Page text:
It would have been the Rugby World Cup that stirred the embers, I suppose, because whenever my attention came back into focus after another bout of daydreaming, I found I had been humming, whistling, even crooning ‘Do not forsake me, My Darling’, title song of the 1952 western High Noon. Now that’s a long bow to draw, I expect someone to remark, between the pastime of rugby and a country and western song. Not necessarily.
You see, the Sydney suburb of Lane Cove where I grew up is not only noted for its red-brick boxes and the neo-Renaissance splendour of St Ignatius’ College perched high above the river, it is also one of the great cradles of Australian rugby. For the local rugby club is a conscious decoration on a suburb that might otherwise sink into the ubiquity of the Sydney metro area.
As it happened, the year was 1962 and Lane Cove had a pretty good team, and I regard it as a feather in my cap to have played that season. Northern Sydney premiers, City of Sydney runners-up, we lost only twice (both narrowly) in a program of about 30 matches. But that’s neither here nor there; for what has been seeping up from the recesses of the past are not the games, the tries, the wins or the unexpected heartbreak, but the post-match ritual.
After every victory (before the keg was tapped), the speeches, exhortations and cheering was always followed, inexplicably, by a belted-out rendition of ‘Do not forsake me, My Darling’, not in the anaemic clip-clop tempo of the Tex Ritter sound-track version, but the full-bottle, operatic extravaganza of Chicago-born, Italo-American Frankie Laine’s chart-busting single.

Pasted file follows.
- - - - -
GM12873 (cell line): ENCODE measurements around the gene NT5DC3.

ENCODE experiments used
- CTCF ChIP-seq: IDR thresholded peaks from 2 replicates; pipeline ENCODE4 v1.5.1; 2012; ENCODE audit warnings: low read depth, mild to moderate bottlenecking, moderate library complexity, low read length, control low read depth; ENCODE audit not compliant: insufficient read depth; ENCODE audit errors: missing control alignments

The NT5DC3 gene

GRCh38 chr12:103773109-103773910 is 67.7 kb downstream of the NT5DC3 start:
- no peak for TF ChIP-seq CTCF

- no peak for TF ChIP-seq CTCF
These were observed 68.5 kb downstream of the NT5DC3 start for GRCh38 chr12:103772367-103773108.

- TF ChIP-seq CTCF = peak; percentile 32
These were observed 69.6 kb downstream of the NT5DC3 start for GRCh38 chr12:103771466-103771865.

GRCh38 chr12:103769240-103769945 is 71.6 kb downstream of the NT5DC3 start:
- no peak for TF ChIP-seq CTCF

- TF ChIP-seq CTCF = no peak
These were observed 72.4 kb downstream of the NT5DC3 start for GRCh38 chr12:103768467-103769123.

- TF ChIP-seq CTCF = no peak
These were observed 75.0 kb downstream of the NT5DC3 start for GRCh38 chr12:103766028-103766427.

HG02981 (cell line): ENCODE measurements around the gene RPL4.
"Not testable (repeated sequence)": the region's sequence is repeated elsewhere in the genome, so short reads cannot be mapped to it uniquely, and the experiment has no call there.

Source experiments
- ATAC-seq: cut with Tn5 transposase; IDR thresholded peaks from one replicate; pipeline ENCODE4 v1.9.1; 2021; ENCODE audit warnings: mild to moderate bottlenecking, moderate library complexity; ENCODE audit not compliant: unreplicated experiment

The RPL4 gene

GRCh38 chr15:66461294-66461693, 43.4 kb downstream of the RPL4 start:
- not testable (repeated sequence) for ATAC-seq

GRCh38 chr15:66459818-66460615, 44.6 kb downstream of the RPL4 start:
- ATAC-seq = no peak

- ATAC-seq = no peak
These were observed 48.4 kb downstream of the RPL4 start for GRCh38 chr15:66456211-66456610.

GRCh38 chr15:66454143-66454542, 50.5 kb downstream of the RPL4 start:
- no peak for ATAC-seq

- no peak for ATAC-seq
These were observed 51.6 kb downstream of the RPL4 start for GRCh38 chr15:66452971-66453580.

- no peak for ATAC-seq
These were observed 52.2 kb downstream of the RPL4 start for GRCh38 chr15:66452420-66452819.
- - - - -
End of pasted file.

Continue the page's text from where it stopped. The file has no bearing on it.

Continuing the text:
It was no surprise then, when asked to select a DVD for us to watch one night recently, my hand was magnetically drawn to High Noon, sliding past such modern masterpieces as Room with a View, Mr Turner and Public Enemies. I don’t know how this DVD actually got into our collection, but it was a special production, re-released in 2002 to celebrate the 50th anniversary release of the movie.
It was not the first time I had seen High Noon, far from it, with each viewing confirming my first impression that it was a passable movie, although more in the later tradition of the psychological western (from Soldier Blue on) than the more familiar “bang, bang, you’re dead” stuff we used to emulate in school playgrounds right across the whole ‘civilised’ world.
Indeed, the internet tells me that when the movie was first shown, pre-release, to a Los Angeles audience to gauge its market potential, it was a flop because the crowd were so conditioned to the sclerotic forms of the genre that they were utterly mystified. And bored. Since then, of course, High Noon has been the subject of much revisionist thinking, since its production and release coincided with the worst excesses of Senator McCarthy’s tyranny and the House Un-American Activities Committee’s investigation into alleged communist penetration of Hollywood.